POLITICS
04/17/2016 07:46 pm ET Updated Apr 18, 2016

This One Line Sums Up The Big Clinton-Sanders Policy Argument

He's all about the vision. She wants to know the details.

If you want to know why so many liberal policy wonks are exasperated with Sen. Bernie Sanders (I-Vt.) -- and why so many Sanders supporters are exasperated with liberal policy wonks -- you’ll find the answer in an unexciting but revealing statement Hillary Clinton made during Thursday night’s debate in Brooklyn.

The subject was a familiar one: health care. Sanders has famously vowed to scrap the existing insurance system and replace it with a single-payer program, under which the government would directly provide insurance to everybody. Such systems exist overseas, in places like Canada, Sweden and Taiwan. They generally produce terrific results -- providing everybody with comprehensive insurance for far less money than the U.S. currently pays.

But creating a single-payer system here would be a herculean task -- difficult to impose on America’s existing health care infrastructure and probably impossible to get through Congress. Even many liberals sympathetic to the idea have said that Sanders’ scheme is simply not realistic. They worry that trying to push through another comprehensive health care package so soon after the Affordable Care Act’s tumultuous enactment would produce a major public backlash.

Clinton has made that argument before, and on Thursday she made it again. But during the debate she also made another claim: That under the Sanders plan, some low-income people now on Medicaid would be much worse off. “A working woman on Medicaid who already has health insurance would be expected to pay about $2,300,” Clinton said.

If you picked up on the claim, you might have thought it was absurd, given that a major goal of single-payer is to make the poor more financially secure. But Clinton was making a (mostly) valid point. If you do the math on the Sanders health plan, you’ll quickly discover that, as written, it’d be a lousy deal for a portion of low-income people who have jobs and, thanks to the Affordable Care Act, now have insurance.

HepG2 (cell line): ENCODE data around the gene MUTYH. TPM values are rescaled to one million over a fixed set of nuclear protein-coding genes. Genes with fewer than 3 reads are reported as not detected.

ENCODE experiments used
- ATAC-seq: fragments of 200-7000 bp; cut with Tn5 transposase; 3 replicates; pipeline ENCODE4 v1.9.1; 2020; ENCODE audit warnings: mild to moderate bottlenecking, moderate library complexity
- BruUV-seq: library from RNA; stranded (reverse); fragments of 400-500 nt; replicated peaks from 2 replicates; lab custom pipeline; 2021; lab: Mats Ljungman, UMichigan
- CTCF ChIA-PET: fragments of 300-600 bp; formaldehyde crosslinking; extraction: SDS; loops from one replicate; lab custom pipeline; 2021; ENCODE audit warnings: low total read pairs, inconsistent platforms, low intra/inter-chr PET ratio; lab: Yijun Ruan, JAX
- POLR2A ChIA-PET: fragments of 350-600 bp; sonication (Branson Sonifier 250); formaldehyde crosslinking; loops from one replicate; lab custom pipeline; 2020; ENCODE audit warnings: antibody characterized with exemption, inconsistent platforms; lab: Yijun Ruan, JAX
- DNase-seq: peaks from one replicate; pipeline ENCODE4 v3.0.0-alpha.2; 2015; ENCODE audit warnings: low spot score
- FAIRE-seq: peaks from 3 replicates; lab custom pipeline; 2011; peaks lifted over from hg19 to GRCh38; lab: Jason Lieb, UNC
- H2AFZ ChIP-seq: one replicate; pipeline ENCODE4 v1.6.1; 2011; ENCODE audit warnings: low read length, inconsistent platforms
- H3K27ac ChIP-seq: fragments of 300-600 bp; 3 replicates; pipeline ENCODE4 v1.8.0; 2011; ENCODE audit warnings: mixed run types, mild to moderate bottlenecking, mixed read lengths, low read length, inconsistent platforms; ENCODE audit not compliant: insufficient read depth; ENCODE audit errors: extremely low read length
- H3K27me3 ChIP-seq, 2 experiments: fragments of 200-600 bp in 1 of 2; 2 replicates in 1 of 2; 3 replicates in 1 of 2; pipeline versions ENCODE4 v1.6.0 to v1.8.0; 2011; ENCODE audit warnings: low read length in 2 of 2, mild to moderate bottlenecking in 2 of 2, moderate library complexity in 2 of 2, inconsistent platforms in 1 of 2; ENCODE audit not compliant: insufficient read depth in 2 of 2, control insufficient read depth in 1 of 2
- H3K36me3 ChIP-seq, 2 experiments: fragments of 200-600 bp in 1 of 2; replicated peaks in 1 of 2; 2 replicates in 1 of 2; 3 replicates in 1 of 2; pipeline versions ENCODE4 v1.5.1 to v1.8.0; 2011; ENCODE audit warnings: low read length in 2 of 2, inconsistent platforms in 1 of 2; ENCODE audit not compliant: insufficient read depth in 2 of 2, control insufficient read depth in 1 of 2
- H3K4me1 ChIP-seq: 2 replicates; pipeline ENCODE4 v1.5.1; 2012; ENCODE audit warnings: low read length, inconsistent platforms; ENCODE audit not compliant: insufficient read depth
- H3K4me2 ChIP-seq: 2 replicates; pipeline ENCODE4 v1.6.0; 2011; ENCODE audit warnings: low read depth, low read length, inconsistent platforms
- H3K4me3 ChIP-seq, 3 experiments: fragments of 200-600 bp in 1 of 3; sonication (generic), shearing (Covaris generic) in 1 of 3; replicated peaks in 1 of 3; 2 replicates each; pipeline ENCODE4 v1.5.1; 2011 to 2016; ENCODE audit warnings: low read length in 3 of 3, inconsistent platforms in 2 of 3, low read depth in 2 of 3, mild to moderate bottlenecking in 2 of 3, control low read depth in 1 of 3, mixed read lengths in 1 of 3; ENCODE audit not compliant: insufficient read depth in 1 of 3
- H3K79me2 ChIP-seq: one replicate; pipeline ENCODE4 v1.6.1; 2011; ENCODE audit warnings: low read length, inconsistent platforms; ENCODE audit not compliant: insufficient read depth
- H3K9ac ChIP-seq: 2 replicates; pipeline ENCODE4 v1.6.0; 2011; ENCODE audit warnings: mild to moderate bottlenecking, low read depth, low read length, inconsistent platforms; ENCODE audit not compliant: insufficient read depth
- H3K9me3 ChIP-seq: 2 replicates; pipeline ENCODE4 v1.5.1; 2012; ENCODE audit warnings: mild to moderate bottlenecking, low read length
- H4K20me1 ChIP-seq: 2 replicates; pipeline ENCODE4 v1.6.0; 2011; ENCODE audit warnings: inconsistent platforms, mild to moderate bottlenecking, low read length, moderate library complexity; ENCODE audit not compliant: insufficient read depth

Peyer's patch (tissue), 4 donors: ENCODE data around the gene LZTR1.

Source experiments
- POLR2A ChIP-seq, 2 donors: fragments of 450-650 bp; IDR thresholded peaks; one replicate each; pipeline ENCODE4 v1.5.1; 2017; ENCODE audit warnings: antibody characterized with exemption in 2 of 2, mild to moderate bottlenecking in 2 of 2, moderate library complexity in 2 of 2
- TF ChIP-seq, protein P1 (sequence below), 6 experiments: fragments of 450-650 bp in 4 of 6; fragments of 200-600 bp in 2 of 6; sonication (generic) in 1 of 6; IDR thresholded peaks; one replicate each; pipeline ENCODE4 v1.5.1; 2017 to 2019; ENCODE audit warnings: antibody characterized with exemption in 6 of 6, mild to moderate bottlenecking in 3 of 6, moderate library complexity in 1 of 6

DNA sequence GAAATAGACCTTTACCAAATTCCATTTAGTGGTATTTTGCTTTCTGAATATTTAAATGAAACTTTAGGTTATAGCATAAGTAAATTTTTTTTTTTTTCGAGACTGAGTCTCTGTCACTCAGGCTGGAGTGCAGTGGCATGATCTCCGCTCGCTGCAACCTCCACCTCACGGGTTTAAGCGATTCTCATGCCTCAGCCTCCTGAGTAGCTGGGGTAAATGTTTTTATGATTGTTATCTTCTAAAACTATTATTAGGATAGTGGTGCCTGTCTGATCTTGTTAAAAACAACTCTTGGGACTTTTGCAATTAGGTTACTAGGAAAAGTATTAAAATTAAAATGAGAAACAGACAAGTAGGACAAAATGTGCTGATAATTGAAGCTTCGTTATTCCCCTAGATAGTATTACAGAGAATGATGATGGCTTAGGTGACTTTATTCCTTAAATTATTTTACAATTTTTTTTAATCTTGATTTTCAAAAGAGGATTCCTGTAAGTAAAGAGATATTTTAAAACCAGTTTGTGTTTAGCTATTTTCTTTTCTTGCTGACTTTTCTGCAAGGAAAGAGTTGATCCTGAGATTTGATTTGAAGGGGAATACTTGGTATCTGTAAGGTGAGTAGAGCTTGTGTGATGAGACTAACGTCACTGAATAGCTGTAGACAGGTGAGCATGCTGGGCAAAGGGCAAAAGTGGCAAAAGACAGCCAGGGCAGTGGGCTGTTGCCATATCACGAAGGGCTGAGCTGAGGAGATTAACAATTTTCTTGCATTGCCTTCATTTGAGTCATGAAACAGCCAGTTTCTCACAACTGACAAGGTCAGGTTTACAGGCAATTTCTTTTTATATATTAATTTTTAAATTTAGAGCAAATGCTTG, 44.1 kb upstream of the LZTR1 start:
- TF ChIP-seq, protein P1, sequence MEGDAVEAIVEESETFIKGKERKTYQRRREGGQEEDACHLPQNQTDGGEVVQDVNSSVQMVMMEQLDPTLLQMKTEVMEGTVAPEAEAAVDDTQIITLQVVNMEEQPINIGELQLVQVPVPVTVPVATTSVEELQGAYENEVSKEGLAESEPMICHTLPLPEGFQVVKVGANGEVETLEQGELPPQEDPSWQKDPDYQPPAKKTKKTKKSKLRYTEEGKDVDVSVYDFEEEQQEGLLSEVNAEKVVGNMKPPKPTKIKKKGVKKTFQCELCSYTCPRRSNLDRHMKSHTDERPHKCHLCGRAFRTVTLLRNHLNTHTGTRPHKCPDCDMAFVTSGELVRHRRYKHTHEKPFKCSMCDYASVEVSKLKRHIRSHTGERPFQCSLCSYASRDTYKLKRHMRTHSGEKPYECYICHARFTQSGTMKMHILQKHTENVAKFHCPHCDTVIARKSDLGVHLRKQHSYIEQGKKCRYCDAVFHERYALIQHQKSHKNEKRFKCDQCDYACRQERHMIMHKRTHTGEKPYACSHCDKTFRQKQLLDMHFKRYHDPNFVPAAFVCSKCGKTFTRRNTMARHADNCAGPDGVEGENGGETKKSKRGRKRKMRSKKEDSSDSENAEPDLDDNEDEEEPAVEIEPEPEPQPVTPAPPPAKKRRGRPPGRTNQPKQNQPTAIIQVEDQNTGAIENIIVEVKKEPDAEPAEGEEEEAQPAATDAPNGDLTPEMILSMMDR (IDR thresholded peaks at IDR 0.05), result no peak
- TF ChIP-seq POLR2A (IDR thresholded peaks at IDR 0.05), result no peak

Here’s why. If the federal government is going to provide everybody with health insurance, then it must raise enough money to pay for those benefits. To do this, Sanders has said he’d create a new tax on incomes, equal to 8.4 percent of payrolls. In theory, employees would pay only a portion of that, with employers covering the majority. In reality, most economists say, the employer share also comes out of workers' paychecks, if not right away then over time.

So imagine a single mom of two, with a job that pays $26,000. That would qualify her for Medicaid if she lives in the District of Columbia or one of the 31 states that, in accordance with Obamacare, made the program available to anybody with income up to 133 percent of the poverty line. (For a family of three, that’s $26,813.) 

The employer share of the woman’s payroll tax, under the Sanders plan, works out to $1,612. Clinton’s figure of $2,400 presumably included the employee share of the tax, but low-income workers wouldn’t pay much or any of that because of tax deductions those workers can claim.

Today, by contrast, this proverbial single mother would be getting Medicaid without her employer having to pay any new taxes. The money for the program comes out of general revenue, and if you’re one of the newly eligible folks, then the money is coming almost entirely from taxes that fall on the wealthy and on corporations in the health care industry.

Sanders never got around to addressing this issue in the debate. But when critics of the Sanders plan first pointed this out, his campaign noted, correctly, that the plan would have other benefits for low-income Americans. For one thing, it would reach more people because it would have automatic enrollment. Today, by contrast, millions of people eligible for Medicaid don’t sign up and remain uninsured.

In addition, other low-income people would clearly be better off under the Sanders plan. For example, some low-wage workers still get insurance from employers. The cost of that coverage, plus their out-of-pocket expenses, can eat up big chunks of income. They could easily pay less, maybe a lot less, under the Sanders plan. And that doesn't account for the beneficial effects that other Sanders proposals, including a higher minimum wage, could have on the poor.